Author: Lev Grossman
Publication Date: May 25, 2010
Rating: 3/5 stars
Summary (from Barnes & Noble): Like everyone else, precocious high school senior Quentin Coldwater assumes that magic isn’t real, until he finds himself admitted to a very secretive and exclusive college of magic in upstate New York. There he indulges in joys of college-friendship, love, sex, and booze- and receives a rigorous education in modern sorcery. But magic doesn’t bring the happiness and adventure Quentin thought it would. After graduation, he and his friends stumble upon a secret that sets them on a remarkable journey that may just fulfill Quentin’s yearning. But their journey turns out to be darker and more dangerous than they’d imagined. Psychologically piercing and dazzlingly inventive, The Magicians is an enthralling coming-of-age tale about magic practiced in the real world-where good and evil aren’t black and white, and power comes at a terrible price.
My Review: Every statement (well, at least most of them) I’ve seen about this book refers to it as “Harry Potter for Grownups” or “a way for adults to return to C.S Lewis’ world of Narnia”. I suppose both of those statements are accurate in their own way (as there are references to both in this novel), and it is most definitely a book for teens/grownups but the book is more than that and to simply compare it to two other great works of fantasy does not allow the book to stand firmly on it’s own story and writing.
It did take me a bit of time to get into the book, and I found myself having to re-read the first few chapters after I initially put it down and walked away from it for a month. Once I managed to get into the flow of the book and beyond the initial unsure feeling it gave me, I was able to settle in and enjoy the story.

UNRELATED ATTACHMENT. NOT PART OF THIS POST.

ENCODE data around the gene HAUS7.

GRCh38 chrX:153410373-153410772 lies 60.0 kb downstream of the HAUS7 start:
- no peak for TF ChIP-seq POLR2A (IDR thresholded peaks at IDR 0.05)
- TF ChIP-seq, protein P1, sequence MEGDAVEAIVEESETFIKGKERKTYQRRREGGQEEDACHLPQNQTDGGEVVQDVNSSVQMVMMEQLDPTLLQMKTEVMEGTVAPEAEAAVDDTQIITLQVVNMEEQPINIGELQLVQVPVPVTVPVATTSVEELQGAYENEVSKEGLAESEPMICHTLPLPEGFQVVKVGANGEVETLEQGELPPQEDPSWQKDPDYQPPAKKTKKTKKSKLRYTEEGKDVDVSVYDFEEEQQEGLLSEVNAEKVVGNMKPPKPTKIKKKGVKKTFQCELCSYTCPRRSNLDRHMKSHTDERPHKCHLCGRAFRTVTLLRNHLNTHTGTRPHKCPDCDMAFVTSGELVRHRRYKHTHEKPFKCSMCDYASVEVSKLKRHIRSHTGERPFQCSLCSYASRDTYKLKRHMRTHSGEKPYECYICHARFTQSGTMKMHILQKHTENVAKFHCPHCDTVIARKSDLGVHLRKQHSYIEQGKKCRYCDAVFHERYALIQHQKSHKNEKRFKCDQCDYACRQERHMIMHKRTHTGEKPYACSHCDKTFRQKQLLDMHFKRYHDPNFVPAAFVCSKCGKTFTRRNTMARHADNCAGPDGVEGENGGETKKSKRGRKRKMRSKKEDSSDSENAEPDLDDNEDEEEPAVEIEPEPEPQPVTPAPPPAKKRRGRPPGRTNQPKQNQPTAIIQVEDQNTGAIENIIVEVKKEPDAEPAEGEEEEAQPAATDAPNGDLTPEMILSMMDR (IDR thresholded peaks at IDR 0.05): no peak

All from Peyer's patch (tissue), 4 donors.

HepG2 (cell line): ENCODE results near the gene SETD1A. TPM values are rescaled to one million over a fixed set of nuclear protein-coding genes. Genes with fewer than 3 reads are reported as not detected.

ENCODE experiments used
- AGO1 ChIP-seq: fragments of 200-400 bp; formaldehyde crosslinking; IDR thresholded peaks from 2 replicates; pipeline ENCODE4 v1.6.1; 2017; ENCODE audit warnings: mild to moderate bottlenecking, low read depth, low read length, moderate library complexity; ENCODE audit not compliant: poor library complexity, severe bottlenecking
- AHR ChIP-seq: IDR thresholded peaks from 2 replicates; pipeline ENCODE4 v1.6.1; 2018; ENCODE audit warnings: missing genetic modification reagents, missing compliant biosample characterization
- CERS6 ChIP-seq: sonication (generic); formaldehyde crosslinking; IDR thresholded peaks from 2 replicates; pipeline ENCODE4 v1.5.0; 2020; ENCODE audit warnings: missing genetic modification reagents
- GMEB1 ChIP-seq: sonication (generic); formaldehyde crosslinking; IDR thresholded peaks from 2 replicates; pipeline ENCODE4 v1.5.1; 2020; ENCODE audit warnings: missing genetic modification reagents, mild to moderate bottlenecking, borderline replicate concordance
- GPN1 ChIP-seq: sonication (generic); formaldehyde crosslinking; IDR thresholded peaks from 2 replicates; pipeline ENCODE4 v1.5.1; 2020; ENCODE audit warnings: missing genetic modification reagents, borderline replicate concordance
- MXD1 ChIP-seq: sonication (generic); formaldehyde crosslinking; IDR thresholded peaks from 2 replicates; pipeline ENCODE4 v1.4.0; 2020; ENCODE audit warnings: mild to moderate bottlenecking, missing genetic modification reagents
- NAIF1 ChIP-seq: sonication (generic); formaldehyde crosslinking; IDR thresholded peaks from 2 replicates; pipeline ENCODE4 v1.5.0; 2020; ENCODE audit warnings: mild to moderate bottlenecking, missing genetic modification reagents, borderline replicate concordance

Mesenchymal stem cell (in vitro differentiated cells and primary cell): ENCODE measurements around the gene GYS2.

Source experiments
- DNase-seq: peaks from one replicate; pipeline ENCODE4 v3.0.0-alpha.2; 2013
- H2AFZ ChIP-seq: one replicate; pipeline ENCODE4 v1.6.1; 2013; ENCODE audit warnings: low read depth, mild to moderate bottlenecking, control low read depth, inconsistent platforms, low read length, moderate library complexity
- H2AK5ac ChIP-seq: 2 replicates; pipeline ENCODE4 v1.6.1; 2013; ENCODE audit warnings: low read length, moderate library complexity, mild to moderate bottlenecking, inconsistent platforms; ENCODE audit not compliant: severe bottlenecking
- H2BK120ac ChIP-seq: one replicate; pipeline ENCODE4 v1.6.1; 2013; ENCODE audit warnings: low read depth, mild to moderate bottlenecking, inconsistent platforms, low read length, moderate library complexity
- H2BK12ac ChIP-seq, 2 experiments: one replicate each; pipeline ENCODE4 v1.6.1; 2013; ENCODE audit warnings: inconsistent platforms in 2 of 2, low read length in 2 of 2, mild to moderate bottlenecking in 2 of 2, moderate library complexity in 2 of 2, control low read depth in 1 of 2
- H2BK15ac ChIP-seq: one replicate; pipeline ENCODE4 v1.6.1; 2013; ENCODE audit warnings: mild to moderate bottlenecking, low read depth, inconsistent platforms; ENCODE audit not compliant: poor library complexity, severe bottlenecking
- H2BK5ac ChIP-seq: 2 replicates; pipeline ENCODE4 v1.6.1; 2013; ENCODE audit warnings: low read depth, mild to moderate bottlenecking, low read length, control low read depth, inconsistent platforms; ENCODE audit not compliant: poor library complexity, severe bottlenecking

At the very beginning I felt a bit put off by Quentin as he came across as a bit of a prat, however I managed to warm up slightly to him as the book went on and more characters were introduced. I believe he become more personable when seen side by side next to some characters who were a bit more out there in their ideals and behaviors. I found myself inexplicably drawn to this cast of misfit characters and curious to see what happened to them.
I found the magic of this book most intriguing, as it did not seem like the magic I was used to reading about. It’s certainly more Narnia type magic that Harry Potter, that’s for sure. There seemed to be more a focus on magical theory and history and process and fewer spells and incantations that would be quoted in my every day life for years to come. (I still try to use Accio when I’m feeling extremely lazy and don’t want to get up form the couch!)
Overall the book did not leave me feeling satisfied at the end and especially as I was left feeling that there were certain parts that were unresolved. However, I learned that there was to be a sequel and hopefully this can help resolve some of the lingering feelings and emotions I have leftover when the book ended. I’m sure I’ll pick up the sequel if only out of my own morbid curiosity about what happens to these misfits.